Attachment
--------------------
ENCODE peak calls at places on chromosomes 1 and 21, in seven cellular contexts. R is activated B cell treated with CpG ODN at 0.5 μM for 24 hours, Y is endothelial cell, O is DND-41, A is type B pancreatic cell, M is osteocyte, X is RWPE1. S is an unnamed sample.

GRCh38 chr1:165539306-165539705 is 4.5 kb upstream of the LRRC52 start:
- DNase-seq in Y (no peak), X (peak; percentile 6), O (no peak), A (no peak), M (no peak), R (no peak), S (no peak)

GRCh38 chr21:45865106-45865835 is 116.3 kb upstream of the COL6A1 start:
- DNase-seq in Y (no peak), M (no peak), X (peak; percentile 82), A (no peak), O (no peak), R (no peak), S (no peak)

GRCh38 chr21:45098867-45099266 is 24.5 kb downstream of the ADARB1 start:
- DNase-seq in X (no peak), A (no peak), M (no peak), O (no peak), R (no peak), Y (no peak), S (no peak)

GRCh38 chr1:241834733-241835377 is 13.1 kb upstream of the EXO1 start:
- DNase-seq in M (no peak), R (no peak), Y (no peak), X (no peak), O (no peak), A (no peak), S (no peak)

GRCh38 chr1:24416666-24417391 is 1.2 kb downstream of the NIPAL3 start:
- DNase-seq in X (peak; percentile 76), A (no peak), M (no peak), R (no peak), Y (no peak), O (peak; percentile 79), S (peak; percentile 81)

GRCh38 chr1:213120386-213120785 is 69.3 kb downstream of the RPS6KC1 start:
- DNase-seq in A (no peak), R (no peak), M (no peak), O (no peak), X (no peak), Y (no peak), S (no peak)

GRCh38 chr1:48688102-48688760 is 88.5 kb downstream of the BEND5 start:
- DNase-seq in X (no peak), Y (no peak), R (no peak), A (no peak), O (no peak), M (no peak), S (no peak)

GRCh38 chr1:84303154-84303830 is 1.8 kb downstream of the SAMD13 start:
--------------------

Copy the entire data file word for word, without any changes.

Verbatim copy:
ENCODE peak calls at places on chromosomes 1 and 21, in seven cellular contexts. R is activated B cell treated with CpG ODN at 0.5 μM for 24 hours, Y is endothelial cell, O is DND-41, A is type B pancreatic cell, M is osteocyte, X is RWPE1. S is an unnamed sample.

GRCh38 chr1:165539306-165539705 is 4.5 kb upstream of the LRRC52 start:
- DNase-seq in Y (no peak), X (peak; percentile 6), O (no peak), A (no peak), M (no peak), R (no peak), S (no peak)

GRCh38 chr21:45865106-45865835 is 116.3 kb upstream of the COL6A1 start:
- DNase-seq in Y (no peak), M (no peak), X (peak; percentile 82), A (no peak), O (no peak), R (no peak), S (no peak)

GRCh38 chr21:45098867-45099266 is 24.5 kb downstream of the ADARB1 start:
- DNase-seq in X (no peak), A (no peak), M (no peak), O (no peak), R (no peak), Y (no peak), S (no peak)

GRCh38 chr1:241834733-241835377 is 13.1 kb upstream of the EXO1 start:
- DNase-seq in M (no peak), R (no peak), Y (no peak), X (no peak), O (no peak), A (no peak), S (no peak)

GRCh38 chr1:24416666-24417391 is 1.2 kb downstream of the NIPAL3 start:
- DNase-seq in X (peak; percentile 76), A (no peak), M (no peak), R (no peak), Y (no peak), O (peak; percentile 79), S (peak; percentile 81)

GRCh38 chr1:213120386-213120785 is 69.3 kb downstream of the RPS6KC1 start:
- DNase-seq in A (no peak), R (no peak), M (no peak), O (no peak), X (no peak), Y (no peak), S (no peak)

GRCh38 chr1:48688102-48688760 is 88.5 kb downstream of the BEND5 start:
- DNase-seq in X (no peak), Y (no peak), R (no peak), A (no peak), O (no peak), M (no peak), S (no peak)

GRCh38 chr1:84303154-84303830 is 1.8 kb downstream of the SAMD13 start: